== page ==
KQ rep­u­ta­tion risk is the board’s re­spon­si­bil­ity

The Star (Kenya) - - News Business - DAVID KARIMI Karimi is a risk man­age­ment ex­pert

The cor­po­rate rep­u­ta­tion is one of a firm’s most im­por­tant strate­gic re­sources as it of­fers a valu­able source of com­pet­i­tive ad­van­tage that gen­er­ates stake­holder sup­port. Sur­pris­ingly, many com­pa­nies fail to im­ple­ment ap­pro­pri­ate as­sess­ment and con­trol tech­niques to man­age it.

Com­pa­nies face sig­nif­i­cant rep­u­ta­tional risks if cus­tomers and other stake­hold­ers do not like what they see or hear; which is what Kenya Air­ways has been ex­pe­ri­enc­ing for the past few months. As with KQ, such un­pleas­ant in­for­ma­tion re­sults in loss of con­fi­dence by in­ter­ested par­ties in­ad­ver­tently elic­it­ing a chal­lenge in at­tract­ing and re­tain­ing ta­lent, loss of cus­tomers to ri­val firms, in­creased scru­tiny from govern­ment agen­cies and the me­dia among oth­ers.

Re­ports in the pub­lic do­main re­veal bad busi­ness de­ci­sions by the board and se­nior level man­age­ment of KQ, fre­quent flight can­cel­la­tions, pi­lot strikes as some of the happenings that have tainted the air­line’s im­age. While a risk to rep­u­ta­tion may be the one that brings a com­pany down, rep­u­ta­tional risk is, more of­ten than not, an ef­fect (sec­ondary risk) rather than a cause (pri­mary risk). There­fore, a causal chain ex­ists be­tween a pri­mary risk – as a trig­ger for the con­se­quences of other risks – and rep­u­ta­tional risk, and this only in­creases the com­plex­ity of man­ag­ing rep­u­ta­tional risk. This notwith­stand­ing, how can Kenyan com­pa­nies go about man­ag­ing this risk?

Cor­po­rate rep­u­ta­tion risk man­age­ment should start with the board of di­rec­tors and mem­bers of se­nior man­age­ment. Here’s my rea­son why: if we liken a com­pany to a 50-floor build­ing, the best view of risk would be gained from the top floor or the roof, which is where the board and se­nior man­age­ment sit in the cor­po­rate hi­er­ar­chy. Be­cause of the le­git­i­mate and ref­er­ent power they wield given their po­si­tion, they are bet­ter placed to man­age the ex­pec­ta­tions and per­cep­tions of stake­hold­ers, thus en­sur­ing that the com­pany’s trust is re­tained. KQ’s board failed in this role, am­pli­fy­ing calls for its over­haul.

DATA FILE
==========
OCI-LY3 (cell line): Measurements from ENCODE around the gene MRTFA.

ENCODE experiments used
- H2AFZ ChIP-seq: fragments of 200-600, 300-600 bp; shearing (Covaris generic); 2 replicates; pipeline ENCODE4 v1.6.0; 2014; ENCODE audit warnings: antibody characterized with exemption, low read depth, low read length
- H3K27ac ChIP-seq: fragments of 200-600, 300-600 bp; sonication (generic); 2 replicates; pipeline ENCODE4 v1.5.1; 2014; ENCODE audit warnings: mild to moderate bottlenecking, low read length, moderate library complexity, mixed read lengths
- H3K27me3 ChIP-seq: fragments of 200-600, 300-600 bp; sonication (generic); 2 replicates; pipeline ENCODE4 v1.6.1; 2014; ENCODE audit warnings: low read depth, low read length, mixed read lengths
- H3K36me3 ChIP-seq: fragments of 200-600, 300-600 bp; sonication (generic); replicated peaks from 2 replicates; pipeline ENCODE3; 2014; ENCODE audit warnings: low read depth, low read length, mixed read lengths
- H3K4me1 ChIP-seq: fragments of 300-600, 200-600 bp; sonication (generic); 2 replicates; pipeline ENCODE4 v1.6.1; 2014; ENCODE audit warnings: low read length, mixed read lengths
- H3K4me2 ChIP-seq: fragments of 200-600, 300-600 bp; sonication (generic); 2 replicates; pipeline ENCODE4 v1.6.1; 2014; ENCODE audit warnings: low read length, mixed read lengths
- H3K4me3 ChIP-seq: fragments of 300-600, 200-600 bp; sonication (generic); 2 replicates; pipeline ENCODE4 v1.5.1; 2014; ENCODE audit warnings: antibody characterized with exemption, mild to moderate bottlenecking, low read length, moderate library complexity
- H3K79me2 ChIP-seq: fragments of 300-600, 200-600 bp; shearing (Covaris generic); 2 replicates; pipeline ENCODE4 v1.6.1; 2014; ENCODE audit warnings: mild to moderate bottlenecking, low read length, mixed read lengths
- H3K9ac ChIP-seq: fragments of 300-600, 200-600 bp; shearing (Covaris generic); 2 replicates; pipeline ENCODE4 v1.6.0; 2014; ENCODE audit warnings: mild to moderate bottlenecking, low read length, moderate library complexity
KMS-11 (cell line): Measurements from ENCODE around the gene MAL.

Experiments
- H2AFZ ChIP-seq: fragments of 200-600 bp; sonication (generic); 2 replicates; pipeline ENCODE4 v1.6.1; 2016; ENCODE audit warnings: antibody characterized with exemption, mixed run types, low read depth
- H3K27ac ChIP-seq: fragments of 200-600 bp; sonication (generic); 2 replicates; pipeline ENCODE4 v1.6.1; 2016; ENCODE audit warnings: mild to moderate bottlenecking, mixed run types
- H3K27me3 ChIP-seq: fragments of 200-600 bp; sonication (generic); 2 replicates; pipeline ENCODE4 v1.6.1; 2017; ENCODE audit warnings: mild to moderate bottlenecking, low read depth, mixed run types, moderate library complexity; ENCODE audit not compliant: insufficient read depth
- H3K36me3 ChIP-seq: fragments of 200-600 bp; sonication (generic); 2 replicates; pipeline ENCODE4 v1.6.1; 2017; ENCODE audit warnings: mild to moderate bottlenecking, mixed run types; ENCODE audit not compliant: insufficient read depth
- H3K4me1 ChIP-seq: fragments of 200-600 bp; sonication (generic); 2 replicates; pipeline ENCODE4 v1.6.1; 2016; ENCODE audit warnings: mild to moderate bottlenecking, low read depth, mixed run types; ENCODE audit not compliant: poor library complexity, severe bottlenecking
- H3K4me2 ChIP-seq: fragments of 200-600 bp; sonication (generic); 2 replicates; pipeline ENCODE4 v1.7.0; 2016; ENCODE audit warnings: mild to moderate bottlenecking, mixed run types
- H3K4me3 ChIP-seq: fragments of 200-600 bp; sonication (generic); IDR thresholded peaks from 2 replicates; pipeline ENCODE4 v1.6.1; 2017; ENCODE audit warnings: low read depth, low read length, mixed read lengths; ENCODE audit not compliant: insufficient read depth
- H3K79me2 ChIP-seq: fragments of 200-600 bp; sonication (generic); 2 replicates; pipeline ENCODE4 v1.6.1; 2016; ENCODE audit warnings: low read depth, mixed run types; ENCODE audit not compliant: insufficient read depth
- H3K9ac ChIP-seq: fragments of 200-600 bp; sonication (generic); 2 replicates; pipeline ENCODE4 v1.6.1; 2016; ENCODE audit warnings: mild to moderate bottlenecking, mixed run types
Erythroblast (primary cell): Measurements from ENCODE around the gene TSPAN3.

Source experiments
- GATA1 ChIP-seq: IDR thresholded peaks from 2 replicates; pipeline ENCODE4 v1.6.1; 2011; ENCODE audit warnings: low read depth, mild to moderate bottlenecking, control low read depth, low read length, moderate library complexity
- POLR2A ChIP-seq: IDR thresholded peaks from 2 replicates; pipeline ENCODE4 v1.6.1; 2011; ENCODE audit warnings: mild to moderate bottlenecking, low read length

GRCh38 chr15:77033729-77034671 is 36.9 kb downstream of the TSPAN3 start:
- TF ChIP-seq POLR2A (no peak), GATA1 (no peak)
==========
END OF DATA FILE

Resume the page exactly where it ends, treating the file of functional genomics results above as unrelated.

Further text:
Board mem­bers need to be proac­tive by un­der­go­ing train­ing on cri­sis man­age­ment and com­mu­ni­ca­tion, es­pe­cially in this dig­i­tal age we are in, in or­der to turn any risks pre­sented to their com­pa­nies into op­por­tu­ni­ties. They also need to push for their com­pany’s stronger en­gage­ment in cor­po­rate so­cial re­spon­si­bil­ity ac­tiv­i­ties as this could in­crease the trust lev­els with the pub­lic.

If suc­cess­fully im­ple­mented, CSR will en­able a com­pany mit­i­gate con­se­quences of rep­u­ta­tional risks. With cases of lit­i­ga­tion in Kenya on the rise, it is also worth hav­ing a di­rec­tors and of­fi­cers (D&O) in­sur­ance pol­icy in place, as this could pro­vide fi­nan­cial pro­tec­tion for to­day’s ex­ec­u­tives, and pro­vide le­gal cov­er­age in the event of a claim chal­leng­ing “bad” busi­ness de­ci­sions by the board and se­nior level man­age­ment.

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